A Lot or a Little?
What you will—and won't—find in this TV show.
Elinor and her friends learn by asking questions about the things they don’t know, so preschoolers learn about basic concepts of science and nature by watching the characters’ adventures. The series also presents for kids an image of a community whose members have specific roles in the jobs that they fill but also a cooperative need as educators.
Kids see the value of curiosity and of asking questions as doing so opens learning opportunities for the young characters. Positive messages about friendship, community involvement, and the good that can come of trying new things.
Positive Role Models
Elinor, Olive, and Ari are the best kind of friends; they’re supportive, they share similar interests, and they enjoy doing and learning things together. They’re surrounded by adults who make that happen in lots of different ways but always with the same level of care and kindness for the youngsters.
Parents Need to Know
Parents need to know that Elinor Wonders Why is a preschool series whose main characters show that they're excited to learn by exploring and asking questions. The show demonstrates the value of being curious and trying new things, as that's how the characters make discoveries. Adults shine as role models, both in their conceptual awareness and in their willingness to help the kids experience and gain knowledge. Viewers are treated to positive representations of friendship and community involvement, as the characters' explorations also convey information related to nature and science.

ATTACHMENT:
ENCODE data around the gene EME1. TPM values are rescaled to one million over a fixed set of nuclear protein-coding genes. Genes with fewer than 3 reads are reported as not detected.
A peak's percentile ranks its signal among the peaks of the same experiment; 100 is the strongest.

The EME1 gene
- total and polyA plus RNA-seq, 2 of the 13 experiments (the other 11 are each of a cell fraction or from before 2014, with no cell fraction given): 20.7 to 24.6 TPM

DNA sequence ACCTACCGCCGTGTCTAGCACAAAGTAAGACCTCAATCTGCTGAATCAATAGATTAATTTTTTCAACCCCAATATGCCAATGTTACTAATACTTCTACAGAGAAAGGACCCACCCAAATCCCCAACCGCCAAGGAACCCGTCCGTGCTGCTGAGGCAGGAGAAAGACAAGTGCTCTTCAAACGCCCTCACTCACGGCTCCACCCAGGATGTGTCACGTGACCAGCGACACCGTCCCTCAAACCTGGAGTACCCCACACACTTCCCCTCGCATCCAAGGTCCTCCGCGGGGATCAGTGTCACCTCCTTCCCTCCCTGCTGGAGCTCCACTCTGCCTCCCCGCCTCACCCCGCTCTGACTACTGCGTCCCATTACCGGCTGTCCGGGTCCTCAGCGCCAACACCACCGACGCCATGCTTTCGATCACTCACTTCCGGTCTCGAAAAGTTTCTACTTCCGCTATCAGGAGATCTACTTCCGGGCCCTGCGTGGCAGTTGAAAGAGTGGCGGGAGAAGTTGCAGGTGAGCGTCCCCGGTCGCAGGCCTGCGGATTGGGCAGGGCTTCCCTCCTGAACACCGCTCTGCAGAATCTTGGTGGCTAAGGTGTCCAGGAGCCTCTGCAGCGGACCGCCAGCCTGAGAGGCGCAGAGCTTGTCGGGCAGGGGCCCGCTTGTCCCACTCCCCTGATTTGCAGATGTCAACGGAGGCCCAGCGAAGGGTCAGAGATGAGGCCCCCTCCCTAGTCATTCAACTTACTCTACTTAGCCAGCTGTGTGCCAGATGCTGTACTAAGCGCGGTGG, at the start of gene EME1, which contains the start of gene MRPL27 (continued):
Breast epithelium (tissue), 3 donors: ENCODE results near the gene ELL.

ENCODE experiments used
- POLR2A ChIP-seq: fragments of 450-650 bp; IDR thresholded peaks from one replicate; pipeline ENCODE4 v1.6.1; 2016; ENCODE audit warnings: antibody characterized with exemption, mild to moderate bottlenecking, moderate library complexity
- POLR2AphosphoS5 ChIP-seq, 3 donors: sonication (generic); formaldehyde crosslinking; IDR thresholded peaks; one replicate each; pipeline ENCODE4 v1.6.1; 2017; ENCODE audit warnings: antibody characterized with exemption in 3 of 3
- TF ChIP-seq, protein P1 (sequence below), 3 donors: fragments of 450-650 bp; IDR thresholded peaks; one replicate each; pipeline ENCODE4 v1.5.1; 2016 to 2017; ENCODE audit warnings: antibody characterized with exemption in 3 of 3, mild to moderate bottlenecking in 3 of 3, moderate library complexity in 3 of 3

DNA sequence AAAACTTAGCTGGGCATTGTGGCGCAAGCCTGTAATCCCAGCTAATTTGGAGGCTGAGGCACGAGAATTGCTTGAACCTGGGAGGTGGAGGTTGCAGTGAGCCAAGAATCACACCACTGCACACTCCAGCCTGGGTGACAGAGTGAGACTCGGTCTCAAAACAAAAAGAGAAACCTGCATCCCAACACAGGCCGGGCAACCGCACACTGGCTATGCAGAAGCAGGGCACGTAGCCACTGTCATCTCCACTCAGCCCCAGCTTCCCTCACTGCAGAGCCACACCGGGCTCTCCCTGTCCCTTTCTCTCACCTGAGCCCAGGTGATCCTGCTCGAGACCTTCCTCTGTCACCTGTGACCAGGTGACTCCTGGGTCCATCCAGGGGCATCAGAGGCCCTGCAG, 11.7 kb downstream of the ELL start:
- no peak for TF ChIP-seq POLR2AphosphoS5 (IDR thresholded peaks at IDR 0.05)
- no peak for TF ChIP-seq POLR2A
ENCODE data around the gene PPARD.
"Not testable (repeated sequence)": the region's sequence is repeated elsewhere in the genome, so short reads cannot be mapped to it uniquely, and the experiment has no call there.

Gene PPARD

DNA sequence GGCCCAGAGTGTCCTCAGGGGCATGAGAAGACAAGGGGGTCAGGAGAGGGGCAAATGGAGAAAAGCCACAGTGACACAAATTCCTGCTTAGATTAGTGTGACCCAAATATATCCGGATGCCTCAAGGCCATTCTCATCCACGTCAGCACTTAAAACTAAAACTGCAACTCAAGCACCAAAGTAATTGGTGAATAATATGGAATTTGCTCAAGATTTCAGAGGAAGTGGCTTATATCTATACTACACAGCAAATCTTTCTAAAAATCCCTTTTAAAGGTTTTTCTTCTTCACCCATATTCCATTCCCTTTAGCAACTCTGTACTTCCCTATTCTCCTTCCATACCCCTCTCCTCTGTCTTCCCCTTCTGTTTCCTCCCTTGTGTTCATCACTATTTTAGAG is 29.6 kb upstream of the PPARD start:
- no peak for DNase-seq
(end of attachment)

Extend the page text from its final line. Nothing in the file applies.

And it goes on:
Is It Any Good?
Elinor is the quintessential preschooler: excitable, full of questions, and determined to get them answered. Happily, she's also not annoying in her persistence, so Elinor Wonders Why is a pleasant watch from start to finish. Elinor's enthusiasm reminds preschoolers that curiosity pays off and that there's no educational substitute for firsthand experience.
Elinor's other reliable resources are the adults in her community who step up to help the kids learn. This communicates two things to the show's young audience: that adults are trustworthy role models and that helpers of all kinds are important to the overall function of a community. As Elinor and her friends learn about tangible science concepts, they're also reminded of these more subtle but equally worthwhile life lessons.
Did we miss something on diversity?
Research shows a connection between kids' healthy self-esteem and positive portrayals in media. That's why we've added a new "Diverse Representations" section to our reviews that will be rolling out on an ongoing basis. You can help us help kids by suggesting a diversity update.